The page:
The goal of the current study was to systematically and objectively investigate the capability of human subjects to control grasping force in closed loop using electrotactile feedback. We have developed a virtual setup that allowed us to investigate different aspects of the closed-loop control. The setup is also realistic in the sense that it operates in real time and includes a set of real life objects, as well as a graphical and dynamical model of the prosthesis. We have used the setup to investigate the role of training, feedback and feedforward control, robustness of the closed loop, and the ability of the human subjects to generalize the control to previously “unseen” objects.

2. Methods

2.1. Subjects

The experiment was carried out in the Biomedical Engineering Lab at the Department for Systems, Signals and Control, Faculty of Technical Sciences, University of Novi Sad, Serbia. Ten healthy, able bodied volunteer subjects (5 males and 5 females, years old) participated in the experiment after signing the consent form which was approved by the local ethical committee.

2.2. Experimental Setup

The experimental setup (see Figure 1) comprised the following components: (1) single-axis contactless joystick (CH Products, USA), (2) mechanical pushbutton, (3) current-controlled multichannel stimulator TremUNA (UNA systems, SRB), and (4) a standard desktop computer (host PC) equipped with a data acquisition card (PCI 6024, National Instruments, USA). The control program for virtual grasping experiments was implemented using Matlab 2012b and Simulink, Simulink 3D Animation, and Real Time Windows Target toolboxes. The signals from the joystick and the mechanical pushbutton were acquired by the DAQ card and supplied as the control inputs to the model of the prosthesis. The control loop operated in real time at the sampling frequency of 100 Hz. Based on the grasping force generated by the prosthesis, the stimulation unit provided the electrotactile feedback to the user. The unit included eight stimulation channels in total but only two were actually used in the current experiment. The stimulation parameters were controlled in real time from the host PC via a USB port, and the current pulses were delivered by using self-adhesive concentric electrodes (CoDe 501500, 4 cm diameter, SpesMedica, IT).

The graphical user interface depicted a model of a simple, single degree of freedom prosthetic hand (gripper) and the object that was the target for grasping. The object was positioned between the fingers of the prosthesis so that when the hand closed, it grasped the object. In some experimental conditions, visual force feedback was also provided to the subject in the form of a bar graph (see Figure 1 and Section 2.5). The virtual hand was controlled by the joystick and it operated as a first order, velocity-controlled system (i.e., transfer function ). Before the hand contacted the object, the joystick inclination was proportional to the speed of hand closing, whereas after the contact has been made, the joystick inclination was proportional to the buildup rate of the grasping force. This was similar to the “gated ramp controller” that was also used in [16, 22]. The pushbutton indicated the end of force control phase and the start of the object lift-off phase (see Section 2.4).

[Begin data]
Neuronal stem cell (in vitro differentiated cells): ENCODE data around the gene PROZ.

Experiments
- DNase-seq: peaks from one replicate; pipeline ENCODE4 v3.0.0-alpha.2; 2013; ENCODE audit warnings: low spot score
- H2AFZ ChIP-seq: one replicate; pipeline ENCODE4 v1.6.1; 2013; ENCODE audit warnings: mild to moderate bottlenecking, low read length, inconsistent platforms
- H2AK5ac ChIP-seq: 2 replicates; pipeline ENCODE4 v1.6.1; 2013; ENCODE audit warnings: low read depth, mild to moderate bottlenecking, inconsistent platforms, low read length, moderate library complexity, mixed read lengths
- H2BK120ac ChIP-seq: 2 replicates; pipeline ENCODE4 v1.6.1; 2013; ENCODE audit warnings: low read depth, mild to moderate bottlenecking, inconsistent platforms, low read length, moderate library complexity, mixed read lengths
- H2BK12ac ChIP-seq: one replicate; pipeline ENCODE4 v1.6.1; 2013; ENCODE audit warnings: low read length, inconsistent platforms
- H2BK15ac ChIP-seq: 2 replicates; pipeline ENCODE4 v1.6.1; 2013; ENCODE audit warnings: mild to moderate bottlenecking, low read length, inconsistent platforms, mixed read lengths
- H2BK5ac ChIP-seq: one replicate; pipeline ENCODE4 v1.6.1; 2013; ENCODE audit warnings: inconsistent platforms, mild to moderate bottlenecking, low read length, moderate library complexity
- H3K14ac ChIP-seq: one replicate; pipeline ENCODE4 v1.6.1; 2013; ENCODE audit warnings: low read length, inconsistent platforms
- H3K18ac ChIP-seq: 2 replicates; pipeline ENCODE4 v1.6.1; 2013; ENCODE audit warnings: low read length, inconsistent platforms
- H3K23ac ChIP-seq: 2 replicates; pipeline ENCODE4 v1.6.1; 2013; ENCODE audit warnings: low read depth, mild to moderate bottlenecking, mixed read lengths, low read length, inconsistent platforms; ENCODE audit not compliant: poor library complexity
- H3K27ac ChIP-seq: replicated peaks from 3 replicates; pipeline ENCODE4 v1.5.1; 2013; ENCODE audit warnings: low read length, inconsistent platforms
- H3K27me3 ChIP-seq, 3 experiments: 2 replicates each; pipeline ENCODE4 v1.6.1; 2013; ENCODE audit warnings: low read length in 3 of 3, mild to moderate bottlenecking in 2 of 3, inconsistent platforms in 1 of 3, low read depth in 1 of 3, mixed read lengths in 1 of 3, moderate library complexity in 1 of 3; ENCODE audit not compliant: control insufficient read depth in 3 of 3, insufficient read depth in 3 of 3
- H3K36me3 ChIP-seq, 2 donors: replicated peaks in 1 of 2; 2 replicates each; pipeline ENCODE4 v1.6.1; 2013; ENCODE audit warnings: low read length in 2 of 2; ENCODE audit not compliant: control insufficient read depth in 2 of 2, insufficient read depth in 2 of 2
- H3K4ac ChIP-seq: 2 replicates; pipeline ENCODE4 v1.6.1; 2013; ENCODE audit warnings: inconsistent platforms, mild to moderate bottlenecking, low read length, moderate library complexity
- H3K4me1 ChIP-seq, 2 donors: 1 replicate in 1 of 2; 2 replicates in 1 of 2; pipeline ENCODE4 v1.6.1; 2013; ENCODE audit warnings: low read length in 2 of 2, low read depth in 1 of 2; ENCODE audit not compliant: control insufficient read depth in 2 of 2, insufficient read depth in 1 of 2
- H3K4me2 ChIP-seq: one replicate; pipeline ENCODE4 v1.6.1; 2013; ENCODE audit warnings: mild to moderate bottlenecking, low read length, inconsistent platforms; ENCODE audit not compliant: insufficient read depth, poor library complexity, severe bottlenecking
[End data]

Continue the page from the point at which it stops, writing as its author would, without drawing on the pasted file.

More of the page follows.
Joystick was selected since it provided a stable feedforward interface. Using myoelectric control would have been possible as well; however, in the current study the focus was on the feedback interface and therefore the influence of the other system components was minimized by assuming ideal behaviors. The gated ramp controller was adopted since it is similar to the control method actually used in one of the commercially available hands (i-Limb from Touch Bionics [4]) and also since this approach effectively “decoupled” the position of the joystick from the amplitude of the grasping force; if the force would be controlled proportionally as in some other prosthesis (Sensor Hand Speed and Michelangelo Hand from Otto Bock [5]), the subjects could easily estimate the current force level directly from the joystick inclination and without using electrotactile feedback information. In addition to the possibility to “safely” conduct tests which could be difficult to realize in real life (i.e., breaking objects), an advantage of the virtual setup was that it provided very controlled feedback and prevented incidental sources of information which would be available if the users controlled a real prosthesis (e.g., motor sound and vibrations).

2.3. Electrotactile Feedback

Electrotactile feedback was provided using two bipolar concentric electrodes placed on the dorsal side of the subject forearm, approximately midway between the elbow and wrist. The stimulation was delivered in monopolar configuration: the inner fields were used as the cathodes and the outer rings were connected together as a common anode. The stimulation was monophasic compensated; rectangular depolarizing pulse injecting charge to activate cutaneous afferents and elicit tactile sensation was followed by an exponential discharge waveform of opposite polarity to remove the charge out of the tissue. The rate of pulse delivery was constant and set to 100 Hz. This frequency was selected since pilot tests demonstrated that it elicited a well-localized, continuous sensation (i.e., responses to individual pulses fused together) resembling constant pressure on the surface of the skin. The current amplitude was also constant and set to 3 mA, and the pulse width was modulated within the dynamic range of the stimulation. The latter was determined for each subject individually as the interval between and , where ST and PT are sensation and pain thresholds tested before the start of the experiment. The thresholds were detected using the method of limits [23]; that is, the pulse width was set to minimal value (50 μs) and then successively increased in steps of 50 μs until the subject indicated that he/she felt the stimulation (SP) or that the stimulation became painful (PT). This procedure was repeated three times in succession, and the average was used as the final value. The scaling factors for ST and PT defining the dynamic range [, ] were adopted heuristically to assure that the minimal stimulation within the dynamic range can be perceived by the subject (pulse width > ST) while maximal stimulation is still nonpainful (pulse width < PT). The stimulation was proportional to the force; that is, normalized force (0-1) was linearly mapped to the dynamic range. Stimulation intensity was modulated by adjusting the pulse width since this allowed a finer control of elicited sensations compared to changing the current intensity (pilot tests). The two electrodes delivered the same information, that is, the same force scaled between the respective electrode thresholds as explained above. This configuration was selected since the pilot tests demonstrated that two electrodes provided better quality and discriminability of sensation compared to the use of a single electrode.